Geiger Gibson / RCHN Community Health Foundation Research Collaborative, issuing body.
Geiger Gibson Program in Community Health Policy, issuing body.
George Washington University, issuing body.
Milken Institute School of Public Health, issuing body.
[Washington, D.C.] : Milken Institute School of Public Health, George Washington University, September 21, 2017
In order to expand access to primary health care in medically underserved urban and rural communities, the Affordable Care Act established the Community Health Center Fund (CHC Fund). Between 2010 and 2016, the CHC Fund in turn helped propel a 22 percent increase in the number of health centers, a 50 percent increase in the number of health center sites, and a 33 percent increase in the number of patients served, from 19.5 million in 2010 to 25.9 million in 2016. In 2015, Congress extended the CHC Fund through Fiscal Year 2017, and like federal CHIP funding, the CHC Fund is set to expire if Congress does not act. Without an extension, health centers will experience a 70 percent loss in grant funding. Such a drop in grant funding carries far-reaching implications, affecting health centers' ability to reach new communities, staff existing sites, and increase care to medically vulnerable populations. Ending the CHC Fund will result in a $3.6 billion drop in health center funding in Fiscal Year 2018. This figure translates into a loss of 51,000 clinicians and other health center staff and a loss of access to care for 9 million people--over one-third of all patients served by health centers currently. Health centers most at risk under this scenario are those that rely most heavily on grants to operate. These health centers share certain key characteristics: location in non-Medicaid-expansion states; rural location; and smaller health centers serving fewer than 5,000 patients annually.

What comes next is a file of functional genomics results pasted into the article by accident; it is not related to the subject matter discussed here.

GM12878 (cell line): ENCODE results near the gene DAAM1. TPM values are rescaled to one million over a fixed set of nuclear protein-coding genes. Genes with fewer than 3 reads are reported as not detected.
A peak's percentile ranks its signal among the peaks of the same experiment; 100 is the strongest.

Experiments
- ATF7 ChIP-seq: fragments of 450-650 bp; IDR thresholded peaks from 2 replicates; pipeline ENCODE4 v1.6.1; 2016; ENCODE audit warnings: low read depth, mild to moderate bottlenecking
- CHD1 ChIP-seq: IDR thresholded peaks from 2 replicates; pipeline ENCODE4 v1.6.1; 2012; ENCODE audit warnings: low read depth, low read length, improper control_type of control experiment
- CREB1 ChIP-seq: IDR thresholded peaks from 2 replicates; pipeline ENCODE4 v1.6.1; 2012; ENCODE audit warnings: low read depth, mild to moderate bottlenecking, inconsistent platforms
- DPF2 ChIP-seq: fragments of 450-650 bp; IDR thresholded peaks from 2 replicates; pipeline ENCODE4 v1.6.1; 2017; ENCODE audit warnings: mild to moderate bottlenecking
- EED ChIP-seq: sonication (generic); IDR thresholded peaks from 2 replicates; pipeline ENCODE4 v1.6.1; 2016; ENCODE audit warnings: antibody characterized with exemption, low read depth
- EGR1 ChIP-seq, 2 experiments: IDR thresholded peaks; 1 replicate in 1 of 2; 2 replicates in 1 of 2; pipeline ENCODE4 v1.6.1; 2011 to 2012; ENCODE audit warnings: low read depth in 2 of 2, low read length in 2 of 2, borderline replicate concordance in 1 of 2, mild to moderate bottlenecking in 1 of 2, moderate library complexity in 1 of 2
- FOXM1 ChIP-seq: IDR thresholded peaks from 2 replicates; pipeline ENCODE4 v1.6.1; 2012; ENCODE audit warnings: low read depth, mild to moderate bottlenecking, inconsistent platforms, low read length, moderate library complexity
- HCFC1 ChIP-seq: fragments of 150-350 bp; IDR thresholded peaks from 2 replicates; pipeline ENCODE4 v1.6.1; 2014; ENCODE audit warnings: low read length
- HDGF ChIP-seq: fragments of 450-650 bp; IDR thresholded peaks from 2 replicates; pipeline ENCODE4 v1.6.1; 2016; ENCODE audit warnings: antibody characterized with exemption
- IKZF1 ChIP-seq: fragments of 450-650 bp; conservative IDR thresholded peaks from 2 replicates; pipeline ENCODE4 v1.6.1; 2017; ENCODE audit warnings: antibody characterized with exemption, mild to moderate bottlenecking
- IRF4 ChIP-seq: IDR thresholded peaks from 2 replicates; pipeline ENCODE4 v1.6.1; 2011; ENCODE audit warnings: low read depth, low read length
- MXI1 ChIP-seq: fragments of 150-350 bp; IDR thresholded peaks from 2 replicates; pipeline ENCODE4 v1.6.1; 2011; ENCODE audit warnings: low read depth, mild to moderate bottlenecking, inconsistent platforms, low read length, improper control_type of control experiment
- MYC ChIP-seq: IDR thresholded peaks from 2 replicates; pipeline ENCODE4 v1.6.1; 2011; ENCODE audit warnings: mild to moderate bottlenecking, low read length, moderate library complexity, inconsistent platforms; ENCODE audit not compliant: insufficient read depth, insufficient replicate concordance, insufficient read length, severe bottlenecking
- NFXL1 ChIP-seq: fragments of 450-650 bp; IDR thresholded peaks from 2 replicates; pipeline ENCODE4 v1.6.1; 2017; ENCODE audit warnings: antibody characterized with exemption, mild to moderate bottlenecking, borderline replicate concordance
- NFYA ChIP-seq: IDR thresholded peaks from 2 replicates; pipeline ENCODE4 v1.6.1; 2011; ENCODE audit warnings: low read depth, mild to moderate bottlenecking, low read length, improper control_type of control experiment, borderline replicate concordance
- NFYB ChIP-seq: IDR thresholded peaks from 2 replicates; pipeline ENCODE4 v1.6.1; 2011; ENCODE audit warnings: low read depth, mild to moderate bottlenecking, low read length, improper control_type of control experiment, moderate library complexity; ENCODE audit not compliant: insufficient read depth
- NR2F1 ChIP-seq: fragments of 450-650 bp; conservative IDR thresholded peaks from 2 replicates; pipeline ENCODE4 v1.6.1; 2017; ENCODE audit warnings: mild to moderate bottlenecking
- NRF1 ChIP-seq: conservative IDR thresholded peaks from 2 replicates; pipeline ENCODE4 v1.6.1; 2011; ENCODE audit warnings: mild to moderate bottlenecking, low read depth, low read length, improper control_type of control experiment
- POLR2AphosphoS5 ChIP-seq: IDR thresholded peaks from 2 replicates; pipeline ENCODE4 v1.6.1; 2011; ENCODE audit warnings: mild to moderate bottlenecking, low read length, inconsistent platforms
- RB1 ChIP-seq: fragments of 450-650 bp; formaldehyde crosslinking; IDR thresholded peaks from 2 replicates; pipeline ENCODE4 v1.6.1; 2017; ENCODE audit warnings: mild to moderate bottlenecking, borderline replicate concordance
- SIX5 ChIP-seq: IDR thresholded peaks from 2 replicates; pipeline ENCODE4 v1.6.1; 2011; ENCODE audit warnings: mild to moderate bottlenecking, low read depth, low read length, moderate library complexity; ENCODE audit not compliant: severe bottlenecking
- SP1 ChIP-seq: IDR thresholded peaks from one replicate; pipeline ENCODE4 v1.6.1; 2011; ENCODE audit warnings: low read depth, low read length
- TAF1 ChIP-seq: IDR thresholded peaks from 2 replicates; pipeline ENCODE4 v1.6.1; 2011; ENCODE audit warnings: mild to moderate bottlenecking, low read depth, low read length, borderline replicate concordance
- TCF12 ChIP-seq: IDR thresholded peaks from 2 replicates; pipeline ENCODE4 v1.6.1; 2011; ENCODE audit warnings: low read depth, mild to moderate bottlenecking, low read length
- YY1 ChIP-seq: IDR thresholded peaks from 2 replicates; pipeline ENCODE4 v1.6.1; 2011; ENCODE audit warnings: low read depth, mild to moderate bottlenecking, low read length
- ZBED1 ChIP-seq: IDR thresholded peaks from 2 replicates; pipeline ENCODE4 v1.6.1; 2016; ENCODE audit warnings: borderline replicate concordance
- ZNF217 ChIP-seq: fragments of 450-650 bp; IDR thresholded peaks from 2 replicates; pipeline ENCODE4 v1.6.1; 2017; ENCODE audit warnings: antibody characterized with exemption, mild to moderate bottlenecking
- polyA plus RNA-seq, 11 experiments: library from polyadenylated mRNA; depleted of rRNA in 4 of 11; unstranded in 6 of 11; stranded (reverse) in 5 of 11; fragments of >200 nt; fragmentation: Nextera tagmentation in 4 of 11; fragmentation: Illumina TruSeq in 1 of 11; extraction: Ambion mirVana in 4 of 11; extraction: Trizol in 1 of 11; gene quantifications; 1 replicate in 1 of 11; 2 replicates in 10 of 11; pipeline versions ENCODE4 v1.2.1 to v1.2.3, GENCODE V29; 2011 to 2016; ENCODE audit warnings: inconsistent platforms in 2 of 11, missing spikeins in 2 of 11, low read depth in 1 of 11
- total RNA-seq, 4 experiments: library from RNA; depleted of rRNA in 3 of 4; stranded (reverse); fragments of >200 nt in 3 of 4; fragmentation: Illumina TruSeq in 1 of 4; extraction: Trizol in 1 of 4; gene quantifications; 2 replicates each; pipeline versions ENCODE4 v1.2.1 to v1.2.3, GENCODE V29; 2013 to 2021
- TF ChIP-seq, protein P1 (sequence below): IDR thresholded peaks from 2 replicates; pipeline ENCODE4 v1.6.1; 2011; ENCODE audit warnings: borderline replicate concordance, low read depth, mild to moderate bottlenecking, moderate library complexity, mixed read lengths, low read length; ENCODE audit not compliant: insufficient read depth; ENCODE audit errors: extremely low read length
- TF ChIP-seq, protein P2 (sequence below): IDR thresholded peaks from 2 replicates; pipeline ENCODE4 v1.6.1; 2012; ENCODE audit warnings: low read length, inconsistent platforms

Reproduced with permission of the copyright holder. Further use of the material is subject to CC BY license. (More information)